Bovis ISSN 2398-2993

Calf weaning and feeding

Synonym(s): Youngstock nutrition

Contributor(s): Alistair Macrae, Mike Reynolds

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Importance of youngstock rearing nutrition

  • Rearing sufficient replacement heifers is critical if the herd is to maintain herd size, ie replace the number of animals culled at the end of their productive lives, and/or expand the herd.
  • Average UK culling rate is approximately 25%, and this means that a UK farm aiming to calve down heifers at 24 months of age will have just over 55 replacement heifers being reared (allowing for 5% heifer mortality). However, the UK average Age at First Calving (AFC) is around 28 months of age, meaning that the average UK farm will have an additional 9 replacement heifers being reared (64 in total).
  • Average cost of rearing a replacement heifer from birth to first calving in the UK is currently approximately 3.2ppl (AHDB 2012), or £1,819 for each heifer reared (Boulton et al, 2017). 36.8% of this cost is associated with nutrition, 22.3% with labor, and 4.1% with health and disease.
  • Table 1 below shows that breakdown of heifer rearing costs (Boulton et al, 2017):
  Age at end of period (day) Total cost (£) Daily cost (£/day)
Periods Mean Range Mean Range Mean Range
Birth to weaning 62±13 42 to
112
£195.15 £94.64 to 499.80 £3.14 £1.68 to £6.11
Weaning to conception 509±60 365 to
700
£745.94 £295.32 to £1745.85 £1.65 £0.75 to £2.97
Conception to calving 784±60 639 to
973
£450.36 £153.11 to £784.00 £1.64 £0.56 to £2.86
 
  • The ideal target is to calve heifers down at 24 months of age (also termed Age at First Calving: AFC). A number of studies worldwide have shown the advantages of calving heifers at 24 months of age compared to 30 or even 36 months of age including increased lifetime milk production (Lifetime Daily Yield), quicker genetic improvement in the herd, improvements in fertility, better farm management and overall benefits in cost of replacement heifer rearing.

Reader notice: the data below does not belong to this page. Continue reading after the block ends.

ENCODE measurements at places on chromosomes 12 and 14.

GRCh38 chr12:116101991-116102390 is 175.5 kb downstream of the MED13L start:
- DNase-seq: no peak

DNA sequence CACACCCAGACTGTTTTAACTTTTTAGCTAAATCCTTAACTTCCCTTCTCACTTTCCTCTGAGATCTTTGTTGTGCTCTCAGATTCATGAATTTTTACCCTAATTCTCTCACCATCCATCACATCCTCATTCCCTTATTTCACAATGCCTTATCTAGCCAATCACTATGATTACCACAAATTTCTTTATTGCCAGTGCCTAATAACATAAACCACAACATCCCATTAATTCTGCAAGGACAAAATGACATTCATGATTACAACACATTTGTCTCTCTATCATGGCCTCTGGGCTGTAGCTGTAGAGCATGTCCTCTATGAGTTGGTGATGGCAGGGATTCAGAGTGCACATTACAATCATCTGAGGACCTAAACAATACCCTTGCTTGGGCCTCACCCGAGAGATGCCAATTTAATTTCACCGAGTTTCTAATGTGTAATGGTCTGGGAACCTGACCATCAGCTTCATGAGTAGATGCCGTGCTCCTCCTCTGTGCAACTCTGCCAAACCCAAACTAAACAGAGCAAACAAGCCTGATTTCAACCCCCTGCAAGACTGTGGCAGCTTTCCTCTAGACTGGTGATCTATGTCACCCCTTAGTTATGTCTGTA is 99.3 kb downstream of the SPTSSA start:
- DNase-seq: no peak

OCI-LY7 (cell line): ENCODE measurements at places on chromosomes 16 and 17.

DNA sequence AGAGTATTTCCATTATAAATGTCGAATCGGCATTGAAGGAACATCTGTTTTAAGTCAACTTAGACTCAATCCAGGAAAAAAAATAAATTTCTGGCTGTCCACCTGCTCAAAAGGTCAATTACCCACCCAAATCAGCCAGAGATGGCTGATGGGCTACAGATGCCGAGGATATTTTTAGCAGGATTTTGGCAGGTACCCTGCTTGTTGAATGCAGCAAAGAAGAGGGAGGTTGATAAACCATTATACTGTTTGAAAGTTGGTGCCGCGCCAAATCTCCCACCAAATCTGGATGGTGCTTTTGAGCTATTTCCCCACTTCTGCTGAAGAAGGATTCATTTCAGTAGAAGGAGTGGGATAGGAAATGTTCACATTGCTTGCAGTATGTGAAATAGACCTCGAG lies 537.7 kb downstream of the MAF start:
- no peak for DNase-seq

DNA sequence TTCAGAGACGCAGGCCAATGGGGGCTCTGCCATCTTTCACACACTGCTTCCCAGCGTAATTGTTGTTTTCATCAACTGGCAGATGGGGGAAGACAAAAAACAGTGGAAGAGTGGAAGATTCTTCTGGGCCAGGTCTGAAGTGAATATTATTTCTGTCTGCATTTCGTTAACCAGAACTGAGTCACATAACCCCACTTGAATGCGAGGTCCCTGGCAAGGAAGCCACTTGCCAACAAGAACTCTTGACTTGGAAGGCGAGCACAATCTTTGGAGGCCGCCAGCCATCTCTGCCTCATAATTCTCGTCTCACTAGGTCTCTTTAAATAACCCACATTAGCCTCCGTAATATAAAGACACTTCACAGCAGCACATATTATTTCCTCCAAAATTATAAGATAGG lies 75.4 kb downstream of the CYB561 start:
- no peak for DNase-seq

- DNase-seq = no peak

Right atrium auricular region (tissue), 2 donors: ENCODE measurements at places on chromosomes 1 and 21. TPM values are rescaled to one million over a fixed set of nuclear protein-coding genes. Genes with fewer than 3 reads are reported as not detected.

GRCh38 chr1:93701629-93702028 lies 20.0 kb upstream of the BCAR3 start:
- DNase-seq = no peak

• Indeed, some herds are even calving heifers down at 22 months of age successfully, which illustrates the importance of size and growth rates compared to age. Provided that good growth rates are achieved, and target weights met, there should be no barriers to calving down at 22 months of age.
  • Boulton et al (2017) found that there was an increase in the average cost of rearing of £2.87 for each extra day of AFC. Most heifers paid back their rearing costs after 1.5 lactations (or 530 days after their first calving).
  • To achieve an average AFC of 24 months, Holstein heifers must grow at an average of 0.7-0.8 kg per day. Correct feeding and monitoring of calves from weaning until first calving is critical to achieving this.

Weaning the dairy calf

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Weaning the beef calf

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Nutritional requirements for youngstock growth

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Monitoring of youngstock nutrition

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Further Reading

Publications

Refereed Papers

  • Recent reference from PubMed and VetMedResource.
  • Boulton A C, Rushton J & Wathes D C (2017) An empirical analysis of the cost of rearing dairy heifers from birth to first calving and the time taken to repay these costs. Animal 11 (8), 1372-1380 PubMed.
  • Zanton G I & Heinrichs A J (2007) The effects of controlled feeding of a high-forage or high-concentrate ration on heifer growth and first-lactation milk production. J Dairy Sci 90 (7), 3388-3396 PubMed.

Other sources of information


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